Romanticizing Suffering

Apr 6, 2012 | Christianity, Disability, Mental Illness

It always ground my gears hearing chapel speakers wax romantically about suffering while I was in eye pain and serious depression.  I’m sure there are a lot of reasons I don’t have the historical knowledge to grasp but here is my speculation:

Those who have come through suffering with their articulation intact represent a biased sample.  People who haven’t weathered suffering so well generally aren’t readily able to put it into words.   And when they do it often comes out incoherent.

Suffering weakens people to the point where the most adaptive thing for them to be is virtuous.  Christianity lifts up virtue so when it sees people who suffer exhibiting more of it it jumps to the conclusion that the suffering was what made them better.

Suffering makes some people more reflective.  This can cause them to produce better art/writing and we value good work so we say the suffering that led to it must be a good thing.

Suffering makes some people more empathetic.  The fact that someone’s suffering makes your life better doesn’t mean it’s a good thing.

Romanticizing suffering comes from a premodern view of the mind.  There is this dualistic notion that there are limits on what the corporal self can do to the inmost being.  This is shown to be false by modern psychology.  Once you have suffered past a certain threshold your mental health starts to degrade.  And in the realm of mental illness there is actually something called a negative symptom—parts of you the mental illness takes away.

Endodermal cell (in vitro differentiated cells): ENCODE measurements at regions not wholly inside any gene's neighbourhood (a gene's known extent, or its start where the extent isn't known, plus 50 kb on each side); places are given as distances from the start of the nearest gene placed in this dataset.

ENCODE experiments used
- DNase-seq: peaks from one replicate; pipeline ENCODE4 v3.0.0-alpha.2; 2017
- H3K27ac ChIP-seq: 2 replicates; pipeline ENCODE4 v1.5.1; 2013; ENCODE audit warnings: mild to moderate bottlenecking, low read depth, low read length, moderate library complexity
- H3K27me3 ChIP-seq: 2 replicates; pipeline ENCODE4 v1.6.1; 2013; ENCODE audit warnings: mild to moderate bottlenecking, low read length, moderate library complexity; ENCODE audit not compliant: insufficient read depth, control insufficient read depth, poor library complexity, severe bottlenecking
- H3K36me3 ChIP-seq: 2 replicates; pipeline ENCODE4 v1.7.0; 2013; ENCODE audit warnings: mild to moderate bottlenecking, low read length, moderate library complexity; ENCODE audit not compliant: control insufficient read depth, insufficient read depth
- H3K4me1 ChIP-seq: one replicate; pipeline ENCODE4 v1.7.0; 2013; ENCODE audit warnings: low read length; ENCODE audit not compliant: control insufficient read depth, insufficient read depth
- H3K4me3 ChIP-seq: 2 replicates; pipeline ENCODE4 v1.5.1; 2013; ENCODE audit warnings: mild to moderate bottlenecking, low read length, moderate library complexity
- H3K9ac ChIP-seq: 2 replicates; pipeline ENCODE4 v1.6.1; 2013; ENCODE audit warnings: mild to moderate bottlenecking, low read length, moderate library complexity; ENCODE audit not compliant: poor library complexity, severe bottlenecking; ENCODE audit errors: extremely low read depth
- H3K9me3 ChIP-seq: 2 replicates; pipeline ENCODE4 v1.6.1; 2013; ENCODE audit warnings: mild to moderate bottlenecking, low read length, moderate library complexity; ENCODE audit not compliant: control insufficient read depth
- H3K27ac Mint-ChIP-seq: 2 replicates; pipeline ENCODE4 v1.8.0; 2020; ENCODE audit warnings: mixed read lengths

Painting suffering in a positive light assumes the ideal that those around you will support you instead of pull back or drop out of your life entirely.  More often than not people drop out of the lives of those who experience serious suffering (which compounds the suffering).  Those doing the romanticizing are unwilling to take the step of romanticizing the desertion.

Ultimately romanticizing suffering is a way for those who suffer more to make those who suffer less (who generally have more power) comfortable, insulating them from the senseless evil and chaos the world offers those without power in good measure.

See Part 2

1 Comment

  1. Kaiser

    Good insights. As a longtime sufferer of OCD, whenever I get optimistic about the future of mental health, inevitably someone starts to feel uneasy because, to paraphrase, “If we cure all diseases, what will life mean?” And yet, no one is volunteering to get tuberculosis, a disease we’ve effectively cured through antibiotics, in order to have more meaning. I’ve noticed it’s always the people who aren’t suffering horribly who say those things. People who are truly suffering just want the pain to end.


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